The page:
When shooting long-range in perfect conditions, lighter bullets are more accurate than heavier ones simply because they are easier to project and can maintain a straight path for longer distances. In comparison, the trajectory of heavier bullets starts to drop sooner thanks to the laws of gravity (hello again, Mr. Newton).
When using heavier ammo for long-range shooting, you’ll have to compensate for the drop in trajectory by aiming a little higher. How high you need to aim will depend on how far you’re shooting, requiring a little bit of calculation on your part.
So, when strictly talking about trajectory, lighter bullets tend to be more precise. However, they are also more susceptible to being thrown off course by wind than heavier bullets and have a lower “ballistic coefficient,” which negatively impacts their accuracy, Clint Morgan said in a Classic Firearms video.
“A lighter projectile is also a little more susceptible, well, a lot more susceptible, to wind and typically has a lower, what’s called ‘ballistic coefficient.’ A ballistic coefficient is ultimately a rating scale to determine a bullet’s ability to overcome wind,” he said. “The higher the ballistic coefficiency, the better.”
So, when it comes to accuracy, it really depends on your purpose and the conditions you’re shooting in whether a heavy or light grain bullet will be best. For pistols and other short-range shooting activities, grain probably won’t make much, if any, difference in accuracy. But any time you’re shooting long-range, it’s something to consider.
“It really depends on what, at the end of the day, you’re doing, but if you’re doing long-range rifle shooting, you’re really gonna have to get down to the nitty-gritty,” Morgan said.
Which Grain of Bullet Should I Use?
Okay. So now you know what bullet grain is, how it’s measured, and how it affects recoil and accuracy. Now it’s time for the stuff you really want to know: which grain of bullet should you use?
Well, we wish there was a simple answer to that. Unfortunately, there is no one size fits all answer when it comes to grain in bullets. After all, they make bullets in different grains for a reason. The one you should use all depends on what you need it for. Someone looking to take down a Grizzly bear will need an entirely different ammo grain than someone who just wants to plink around at the range for a day.
So, without further adieu, here are some recommendations for the kind of grain you should use based on the type of shooting you’re doing.
What is the Best Ammunition Grain for Self-Defense?
When it comes to choosing ammo grains for self-defense, many experts recommend going with a middle-range to a heavier bullet. Higher grain bullets have a bit more momentum than lighter ones, meaning they can penetrate your target deeper and are more likely to strike an internal organ and stop the threat.
“Typically, people recommend going with a little bit heavier cartridge or projectile [for self-defense] simply because it has a little bit more terminal energy that hits,” Morgan said.
These mid to heavy bullets also pose less risk of overpenetration, which is when a round goes through its intended target and into whatever lies beyond.
“Once it [a heavier bullet] makes impact, it has a little bit better job of penetration, but not overpenetration,” Morgan said. “You don’t want your round to keep on traveling, and now you have no accountability of that round. That’s not good, especially if you have to use it in a defensive situation. So, typically, having a heavier projectile is a good thing.”
For a standard 9mm pistol, 124-147 gr. ammo is generally recommended as good middle to high grain rounds for self-defense, according to GunDigest.
What is the Best Bullet Grain for Competition Shooting?
Ammunition grain is very important in competition shooting and varies somewhat depending on the contest. The two most important factors in competition shooting are speed and accuracy. That means you’ll want minimal recoil so you can reacquire your target faster.
Many competition shooters opt for heavy grain bullets because they have a better ballistic coefficient and are less likely to be blown off course by wind. The heavier rounds are also more likely to knock down steel targets in a competition, according to Fenix Ammo.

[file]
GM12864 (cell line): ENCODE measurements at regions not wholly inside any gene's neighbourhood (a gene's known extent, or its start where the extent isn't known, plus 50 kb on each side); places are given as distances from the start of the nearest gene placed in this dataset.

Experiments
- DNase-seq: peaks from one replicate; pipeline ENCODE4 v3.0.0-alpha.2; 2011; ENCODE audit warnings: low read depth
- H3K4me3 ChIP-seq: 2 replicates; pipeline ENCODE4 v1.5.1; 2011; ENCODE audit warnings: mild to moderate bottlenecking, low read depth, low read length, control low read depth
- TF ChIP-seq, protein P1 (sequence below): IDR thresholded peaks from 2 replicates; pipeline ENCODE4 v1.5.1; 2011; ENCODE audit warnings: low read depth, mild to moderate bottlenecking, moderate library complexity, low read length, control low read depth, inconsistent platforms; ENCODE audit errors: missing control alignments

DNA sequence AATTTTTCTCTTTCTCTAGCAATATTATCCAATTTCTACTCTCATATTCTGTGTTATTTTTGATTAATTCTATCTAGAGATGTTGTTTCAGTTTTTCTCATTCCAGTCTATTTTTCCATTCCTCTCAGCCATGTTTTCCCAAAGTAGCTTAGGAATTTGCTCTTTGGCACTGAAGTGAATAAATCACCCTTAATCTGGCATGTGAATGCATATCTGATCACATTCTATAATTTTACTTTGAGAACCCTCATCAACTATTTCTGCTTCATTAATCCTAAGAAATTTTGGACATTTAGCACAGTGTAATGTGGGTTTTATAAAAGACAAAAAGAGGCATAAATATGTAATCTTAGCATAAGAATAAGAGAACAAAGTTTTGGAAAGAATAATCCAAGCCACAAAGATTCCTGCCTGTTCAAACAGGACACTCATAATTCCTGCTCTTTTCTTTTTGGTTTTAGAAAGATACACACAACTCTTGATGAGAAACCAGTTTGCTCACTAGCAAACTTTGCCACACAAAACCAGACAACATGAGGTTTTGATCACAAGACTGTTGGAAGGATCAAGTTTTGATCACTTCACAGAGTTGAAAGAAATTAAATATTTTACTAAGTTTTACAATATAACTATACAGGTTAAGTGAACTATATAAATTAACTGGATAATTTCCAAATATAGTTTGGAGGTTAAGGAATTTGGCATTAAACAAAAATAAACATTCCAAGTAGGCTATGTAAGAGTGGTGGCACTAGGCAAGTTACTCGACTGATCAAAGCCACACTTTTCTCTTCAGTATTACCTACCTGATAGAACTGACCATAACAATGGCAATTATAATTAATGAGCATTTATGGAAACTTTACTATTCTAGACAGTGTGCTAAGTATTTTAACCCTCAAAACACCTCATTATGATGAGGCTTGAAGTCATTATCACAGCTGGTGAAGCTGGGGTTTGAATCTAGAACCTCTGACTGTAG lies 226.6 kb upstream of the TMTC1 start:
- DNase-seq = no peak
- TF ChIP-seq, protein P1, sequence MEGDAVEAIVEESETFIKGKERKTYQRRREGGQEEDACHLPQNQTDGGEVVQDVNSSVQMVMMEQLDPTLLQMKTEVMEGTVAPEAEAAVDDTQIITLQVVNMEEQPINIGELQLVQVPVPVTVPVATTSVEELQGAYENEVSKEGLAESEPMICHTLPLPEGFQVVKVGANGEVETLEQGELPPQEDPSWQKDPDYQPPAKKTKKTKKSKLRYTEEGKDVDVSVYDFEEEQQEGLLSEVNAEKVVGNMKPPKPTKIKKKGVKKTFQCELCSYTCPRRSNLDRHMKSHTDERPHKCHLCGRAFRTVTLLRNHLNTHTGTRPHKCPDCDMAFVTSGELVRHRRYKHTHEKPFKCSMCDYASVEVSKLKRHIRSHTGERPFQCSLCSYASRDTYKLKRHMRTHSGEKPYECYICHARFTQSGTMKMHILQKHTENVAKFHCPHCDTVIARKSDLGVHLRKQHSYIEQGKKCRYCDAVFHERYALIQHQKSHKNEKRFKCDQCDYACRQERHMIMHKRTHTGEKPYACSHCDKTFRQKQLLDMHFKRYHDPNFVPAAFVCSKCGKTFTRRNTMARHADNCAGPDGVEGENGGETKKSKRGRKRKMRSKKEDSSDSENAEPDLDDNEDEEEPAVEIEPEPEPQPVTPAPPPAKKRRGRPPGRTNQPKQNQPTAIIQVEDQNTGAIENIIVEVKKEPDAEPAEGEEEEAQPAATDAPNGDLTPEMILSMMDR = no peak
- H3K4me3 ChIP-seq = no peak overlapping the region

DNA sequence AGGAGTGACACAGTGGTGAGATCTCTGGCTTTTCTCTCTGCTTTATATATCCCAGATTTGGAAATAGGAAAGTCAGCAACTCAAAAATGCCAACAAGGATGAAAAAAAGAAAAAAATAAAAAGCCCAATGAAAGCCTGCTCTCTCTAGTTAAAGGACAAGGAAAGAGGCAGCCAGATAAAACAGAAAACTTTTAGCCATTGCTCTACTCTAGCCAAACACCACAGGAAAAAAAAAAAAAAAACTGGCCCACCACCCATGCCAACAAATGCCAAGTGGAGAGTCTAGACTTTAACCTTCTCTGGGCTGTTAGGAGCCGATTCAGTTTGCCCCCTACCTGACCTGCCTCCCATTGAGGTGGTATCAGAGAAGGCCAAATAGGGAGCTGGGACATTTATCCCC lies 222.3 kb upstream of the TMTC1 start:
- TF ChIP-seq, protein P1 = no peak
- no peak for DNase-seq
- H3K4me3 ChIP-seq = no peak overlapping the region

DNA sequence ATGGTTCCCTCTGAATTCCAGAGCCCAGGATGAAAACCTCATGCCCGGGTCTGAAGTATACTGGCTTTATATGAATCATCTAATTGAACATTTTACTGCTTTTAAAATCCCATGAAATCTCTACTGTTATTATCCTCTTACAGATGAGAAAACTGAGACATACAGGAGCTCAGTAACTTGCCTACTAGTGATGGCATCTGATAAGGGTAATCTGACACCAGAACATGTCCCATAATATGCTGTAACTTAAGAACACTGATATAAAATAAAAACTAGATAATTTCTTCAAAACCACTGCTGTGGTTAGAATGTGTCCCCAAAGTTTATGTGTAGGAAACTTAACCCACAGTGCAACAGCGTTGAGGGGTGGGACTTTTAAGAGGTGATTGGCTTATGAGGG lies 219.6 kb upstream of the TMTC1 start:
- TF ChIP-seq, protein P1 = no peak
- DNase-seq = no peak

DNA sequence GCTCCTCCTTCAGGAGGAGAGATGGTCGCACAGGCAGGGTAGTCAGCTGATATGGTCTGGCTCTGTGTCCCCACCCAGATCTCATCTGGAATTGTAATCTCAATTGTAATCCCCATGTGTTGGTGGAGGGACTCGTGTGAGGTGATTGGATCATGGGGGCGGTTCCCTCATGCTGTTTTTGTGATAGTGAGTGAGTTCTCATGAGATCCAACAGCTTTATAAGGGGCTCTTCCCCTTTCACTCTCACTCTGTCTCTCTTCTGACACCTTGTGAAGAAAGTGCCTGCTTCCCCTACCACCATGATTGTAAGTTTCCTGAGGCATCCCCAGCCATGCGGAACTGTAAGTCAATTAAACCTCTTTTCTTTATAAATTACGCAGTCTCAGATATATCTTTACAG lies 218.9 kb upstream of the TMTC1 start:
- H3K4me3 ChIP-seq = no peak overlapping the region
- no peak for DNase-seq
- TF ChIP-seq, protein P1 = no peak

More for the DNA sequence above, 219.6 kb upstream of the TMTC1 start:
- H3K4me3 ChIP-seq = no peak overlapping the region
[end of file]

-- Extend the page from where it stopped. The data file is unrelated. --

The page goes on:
The recommended competition ammo grain is 147 gr. for 9mm, 180 gr. for .40 S&W, 230 gr. for .45 ACP, and 75 gr. for 5.56/.223, though this will likely vary depending on the type of competition you’re in and the gun you use.
For example, those competing with a pistol caliber carbine are actually recommended to go with a lighter bullet as the carbine gas system, and longer barrels these guns have means they work more reliably with faster, low-grain rounds.
So, look into your competition’s guidelines and do some research of your own. You’ll likely spend a lot of time training for your competition anyway, so test out some different grains and evaluate the results to see what works best for you.
What is the Best Ammo Grain for Hunting?
When it comes to hunting, it’s critical to find a round that is accurate over long distances, powerful enough to penetrate an animal’s vital organs, and fast enough to expand on impact.
That’s a tall order, so the exact grain you need for hunting will vary greatly depending on what you’re hunting and the rifle you’re using. Luckily, there are a few things you can consider to make determining the right grain easier.
Certain grains are specially designed for hunting specific game, such as the 180 gr. Winchester Super X-308, which is designed for hunting animals like deer, antelope, and wild boar. These are always a safe bet if you don’t want to make the calculations necessary to figure out what grain you need yourself.
It’s also a good idea to take a look at the manufacturer’s recommendations for your specific hunting rifle for more insight into what kind of ammo you need to use.
As a general rule, though, for standard calibers like the .30-06 Springfield or .280 Remington, anything between 115 gr. and 180 gr. should work well for deer hunting, according to RealTree.
What is the Best Bullet Grain for Target Shooting?
When it comes to buying plinking ammo for target practice, the good news is that pretty much anything goes.
Unless you’re training for an upcoming hunt or competition and want to practice with the rounds you will be using, there’s really no need to go out and invest in a certain kind of ammunition just to shoot it all up at the range.
So, if you’re just shooting for fun, grab an affordable box of ammo and don’t worry so much about what grain it is. Unless you’re trying to show off your impeccable long-distance rifle aim, in that case, you may want to pick up some lighter grain bullets to give yourself an edge.
The weight of the projectile of a cartridge is measured in grains. A bullet’s weight impacts how far it can travel, how fast it moves, and how hard it hits its target.
Because you have to consider recoil, accuracy, and speed, different weights work better for different applications. Competition shooters, who are primarily concerned with accuracy and speed at long distances, need a different bullet grain than concealed carriers, who need something that has hard-hitting power at close range.